10 Reasons Why I Love L.A.'s Koreatown | KCET
10 Reasons Why I Love L.A.'s Koreatown
My friend Akie Kotabe deserves credit for this Los Angeles to Scooby Doo analogy: If Beverly Hills is Fred, and Venice Beach is Shaggy, then Koreatown is Daphne and Velma screaming, "Hey! Quit being so extremist, there's gems to be found here!"
Indeed, Koreatown is like an architect's yard sale -- mismatched buildings piled next to each other, tacky neon signs twisting out from every possible corner, "Se Renta" banners hung permanently (?) for the attention of your eyes. When I first moved here two years ago, I was spooked by the stories of K-town's crime rates, grit, and messy urban aesthetic. But now, I've come to love it -- abandoned couches, police helicopters, and all. Here's ten reasons why I think Koreatown is an awesome place to live:
1. It's my alternate Asian Universe.
Yes, I'm guilty of being an Asian person who once believed that all Asians were the same. Growing up in a predominantly Chinese American community in San Francisco, I naively assumed that the few Koreans I met were Chinese people speaking another language. (I was a kid, ok?!) So what a shock for me to see it customary for Korean restaurant patrons to scream "Yogygyo!" to get their waiter's attention, to have to cook my own food at the table, and... are all those little dishes of food that came out before we ordered really free?
2. It's the new "DTLA Adjacent."
With the boom of downtown L.A. in the last five years, Koreatown is to DTLA what Brooklyn was to Manhattan before Williamsburg became the Hipster Mecca. A short bus ride and I get to enjoy the downtown art scene without the pricetag for rent, the fight for parking, or the guy sleeping in my doorway.
3. Yet, those hipsters will never quite take over.
With the largest concentration of Koreans outside of Korea and what seems to be an equally heavy Latino presence, there is a solid longstanding presence of local businesses and people who patronize them. This means that the creative types in their skinny pants who come here for the cheap rent are still the minority and have yet to really penetrate and overrun this place with overpriced vintage stores, yarn shops, and cupcake shops.
4. JONS Grocery store
For all the jokes I've heard stand-up comedians sling about JONS being the ugly second cousin of VONS, I've got to say, JONS works. Where else can you buy tamales, socks, backyard avocados, and perfume off a baby stroller in the parking lot after you've done your grocery shopping AND get catcalled? Exactly. And now JONS sells soy chorizo!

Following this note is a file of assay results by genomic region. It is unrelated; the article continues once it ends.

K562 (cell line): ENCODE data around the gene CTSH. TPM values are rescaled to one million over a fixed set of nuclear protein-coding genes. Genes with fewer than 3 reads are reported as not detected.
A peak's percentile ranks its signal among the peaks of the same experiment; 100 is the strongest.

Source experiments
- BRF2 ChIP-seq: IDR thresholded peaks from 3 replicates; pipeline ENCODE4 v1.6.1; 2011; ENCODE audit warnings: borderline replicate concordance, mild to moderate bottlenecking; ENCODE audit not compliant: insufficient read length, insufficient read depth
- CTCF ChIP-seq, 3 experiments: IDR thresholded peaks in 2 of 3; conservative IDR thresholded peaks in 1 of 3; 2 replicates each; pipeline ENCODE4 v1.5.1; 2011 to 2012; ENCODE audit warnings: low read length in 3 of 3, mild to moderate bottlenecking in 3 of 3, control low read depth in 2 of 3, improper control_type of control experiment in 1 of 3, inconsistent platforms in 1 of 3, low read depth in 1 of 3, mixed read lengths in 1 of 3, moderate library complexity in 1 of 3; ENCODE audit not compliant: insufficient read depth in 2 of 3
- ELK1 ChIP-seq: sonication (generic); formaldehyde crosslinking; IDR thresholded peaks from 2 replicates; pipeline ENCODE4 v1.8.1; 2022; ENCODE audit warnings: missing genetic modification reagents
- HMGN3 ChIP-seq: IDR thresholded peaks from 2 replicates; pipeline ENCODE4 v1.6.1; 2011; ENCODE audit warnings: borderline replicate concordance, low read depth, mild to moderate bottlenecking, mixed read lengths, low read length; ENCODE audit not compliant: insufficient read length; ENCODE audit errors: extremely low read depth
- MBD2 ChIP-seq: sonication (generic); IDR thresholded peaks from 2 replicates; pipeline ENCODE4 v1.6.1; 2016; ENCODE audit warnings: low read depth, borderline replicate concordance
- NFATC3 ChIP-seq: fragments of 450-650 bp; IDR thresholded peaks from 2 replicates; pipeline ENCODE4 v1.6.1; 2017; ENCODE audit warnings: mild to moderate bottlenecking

5. It's impossible to go hungry.
Why would you want to eat a dinner-sized portion of beef Galbi at 6 a.m. on Wednesday morning? Because you can!
6. What laws?
I remember gasping in shock the first time I saw smoking inside a K-town bar, now I don't even flinch that indoor smoking, last call, and even liquor license laws don't seem to apply here.
7. Cultural Ineptitude without the guilt.
I used to feel out of place at family gatherings where my older relatives would ask me long questions in Chinese, and my "not-quite-bilingualized" self would respond stone-faced, my insides turning with guilt that I didn't focus hard enough in Chinese school. Now I have an excuse when my neighbors greet me in Korean and I can only chirp back in English. Only problem is that my Korean neighbors now insist on talking to me in Chinese.
8. ?The Red and Purple Line
If you can plan your life along the Red or Purple line, you might be able to be one of those rare Angelenos who can ditch their car for good. I did.
9. Half the People Who Live Here Have Probably Seen me Naked
Want to relax on the cheap? Two words. Korean Spa. Some of them are open 24 hours and some serve full meals inside. So in theory, you could live in them until you've sloughed off every last skin cell.
10. The Crazy Bar/Restaurant scene scene
Whether it's the giant boat docked 20 miles from the beach on Western Ave. (Cafe Jack's), the bar that requires a password (R Bar), the restaurant that gives you a box of 50 ripe bananas when you leave (Wando Fish BBQ), the juvenile yet brilliant arcade-meets-alcohol combo (Blipsy Barcade) -- all these Koreatown haunts have one thing in common... You wouldn't know they were there until you took a good second look and a peek inside.
Kristina Wong is a nationally presented solo performer, writer, actor, educator, culture jammer, and filmmaker. She'll be writing about Asian-American topics during the month of April here on SoCal Focus.
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